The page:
Where are you allocating more marketing resources in 2014? Where do you see innovation and change happening most for restaurants?
We continue to focus on both mass- and micro-marketing excellence together. National TV advertising continues to drive immediate results for us on a monthly basis, as we continue to launch new or limited-time products or reinforce our popular $5 Buck Lunch. Yet we continue to engage our fans one-on-one with a renewed social platform initiated by Barkley not only on Facebook and Twitter, but also on newer platforms like Tumblr, Instagram and Vine. Last year, we tripled our engagement scores with consumers, and we know that has something to do with the sales growth we saw in 2013.
What do you think the future of restaurant marketing will be?
I believe service will make the difference in the coming years. Consumers have been tolerant of an overall mediocre experience in our category. The rapid growth of fast casual clearly indicates that consumers overall are willing to pay for better quality and service. The QSR chains that change the service paradigm first will be the winners in the decades to come.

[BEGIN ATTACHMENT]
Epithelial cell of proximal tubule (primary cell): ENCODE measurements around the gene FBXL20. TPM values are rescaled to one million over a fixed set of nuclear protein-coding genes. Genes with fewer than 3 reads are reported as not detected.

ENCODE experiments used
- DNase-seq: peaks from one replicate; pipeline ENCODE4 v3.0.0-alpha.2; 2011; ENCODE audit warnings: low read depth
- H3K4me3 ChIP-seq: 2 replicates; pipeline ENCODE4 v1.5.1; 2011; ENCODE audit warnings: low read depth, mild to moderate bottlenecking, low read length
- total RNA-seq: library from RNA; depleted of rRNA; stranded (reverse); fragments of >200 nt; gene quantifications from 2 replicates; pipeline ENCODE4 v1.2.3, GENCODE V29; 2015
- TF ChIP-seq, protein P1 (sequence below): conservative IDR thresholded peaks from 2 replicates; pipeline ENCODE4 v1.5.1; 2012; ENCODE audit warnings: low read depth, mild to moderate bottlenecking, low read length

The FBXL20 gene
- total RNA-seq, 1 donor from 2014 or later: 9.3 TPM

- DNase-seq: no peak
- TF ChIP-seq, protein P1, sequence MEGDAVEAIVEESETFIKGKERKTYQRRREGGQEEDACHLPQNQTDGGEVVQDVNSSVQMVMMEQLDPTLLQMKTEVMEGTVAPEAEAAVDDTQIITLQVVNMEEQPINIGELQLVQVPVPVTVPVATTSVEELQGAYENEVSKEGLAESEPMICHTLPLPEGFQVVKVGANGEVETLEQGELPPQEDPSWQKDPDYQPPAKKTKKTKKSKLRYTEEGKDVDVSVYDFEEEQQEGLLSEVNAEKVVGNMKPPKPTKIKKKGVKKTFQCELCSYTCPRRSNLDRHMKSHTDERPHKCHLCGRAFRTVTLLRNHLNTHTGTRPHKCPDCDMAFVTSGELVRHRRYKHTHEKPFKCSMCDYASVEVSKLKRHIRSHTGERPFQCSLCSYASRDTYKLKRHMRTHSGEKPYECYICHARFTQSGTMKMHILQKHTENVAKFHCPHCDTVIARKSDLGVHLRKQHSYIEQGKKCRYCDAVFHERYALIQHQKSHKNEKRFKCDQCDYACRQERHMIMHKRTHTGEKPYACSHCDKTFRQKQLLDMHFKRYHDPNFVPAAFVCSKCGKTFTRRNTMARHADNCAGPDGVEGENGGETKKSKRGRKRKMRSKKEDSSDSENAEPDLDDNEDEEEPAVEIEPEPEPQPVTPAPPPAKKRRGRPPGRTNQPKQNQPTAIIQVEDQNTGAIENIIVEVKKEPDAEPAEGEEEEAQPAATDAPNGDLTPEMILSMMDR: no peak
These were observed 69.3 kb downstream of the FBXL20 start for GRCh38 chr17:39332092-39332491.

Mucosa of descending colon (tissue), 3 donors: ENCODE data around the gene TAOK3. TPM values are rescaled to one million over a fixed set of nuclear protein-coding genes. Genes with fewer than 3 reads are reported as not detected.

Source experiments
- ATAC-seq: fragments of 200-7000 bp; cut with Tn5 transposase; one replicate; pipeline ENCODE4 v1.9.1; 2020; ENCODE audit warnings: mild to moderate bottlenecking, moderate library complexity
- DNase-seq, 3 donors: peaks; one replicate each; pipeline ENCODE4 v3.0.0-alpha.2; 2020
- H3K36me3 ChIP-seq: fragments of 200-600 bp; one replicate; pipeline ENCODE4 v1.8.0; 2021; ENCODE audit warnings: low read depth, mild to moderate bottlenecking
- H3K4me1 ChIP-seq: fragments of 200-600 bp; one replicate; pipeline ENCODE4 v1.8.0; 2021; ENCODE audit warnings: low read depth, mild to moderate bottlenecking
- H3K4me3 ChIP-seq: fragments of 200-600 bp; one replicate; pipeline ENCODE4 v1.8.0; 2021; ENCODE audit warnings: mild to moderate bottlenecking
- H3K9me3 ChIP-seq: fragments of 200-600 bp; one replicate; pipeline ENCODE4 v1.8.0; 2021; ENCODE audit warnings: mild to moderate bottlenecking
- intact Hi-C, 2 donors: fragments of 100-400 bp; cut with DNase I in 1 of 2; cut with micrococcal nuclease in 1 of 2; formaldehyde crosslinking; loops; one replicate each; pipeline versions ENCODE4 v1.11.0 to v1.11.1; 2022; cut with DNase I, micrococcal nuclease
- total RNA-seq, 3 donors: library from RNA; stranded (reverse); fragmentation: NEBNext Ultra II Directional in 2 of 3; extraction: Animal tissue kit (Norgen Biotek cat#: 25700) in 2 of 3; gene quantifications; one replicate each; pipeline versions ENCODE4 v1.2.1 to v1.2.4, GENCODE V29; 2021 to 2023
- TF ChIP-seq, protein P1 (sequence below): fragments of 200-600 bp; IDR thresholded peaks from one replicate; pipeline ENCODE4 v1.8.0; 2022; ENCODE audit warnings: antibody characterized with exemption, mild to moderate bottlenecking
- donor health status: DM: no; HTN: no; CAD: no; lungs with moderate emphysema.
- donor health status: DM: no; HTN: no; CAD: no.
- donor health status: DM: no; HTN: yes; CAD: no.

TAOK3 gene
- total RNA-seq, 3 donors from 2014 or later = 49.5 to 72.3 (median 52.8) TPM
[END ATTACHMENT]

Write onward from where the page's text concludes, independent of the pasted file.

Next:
What restaurant chain other than Dairy Queen is doing a great job marketing, and why?
Chick-fil-A continues to amaze me with the consistency and quality of the hospitality in their service model. Their ability to maintain the quality here as they grow rapidly is a testament to their culture, and we can all learn from them.
What marketing trends from outside the marketing industry should be incorporated into our business more?
I think we have only begun to scratch the surface in technology’s ability to redefine the service experience in the drive-thru. If you think about it, the drive-thru experience in our category has been relatively unchanged since the first drive-thrus were installed in McDonald’s 40 years ago. The consumer clearly demands more, thus the rise of fast casual.
However, the consumer continues to be financially and time-challenged, therefore the drive-thru remains incredibly relevant. We must as an industry embrace change and use technology to redefine the drive-thru experience. The first ones to do this in our space will have a leg up on the competition in the years to come.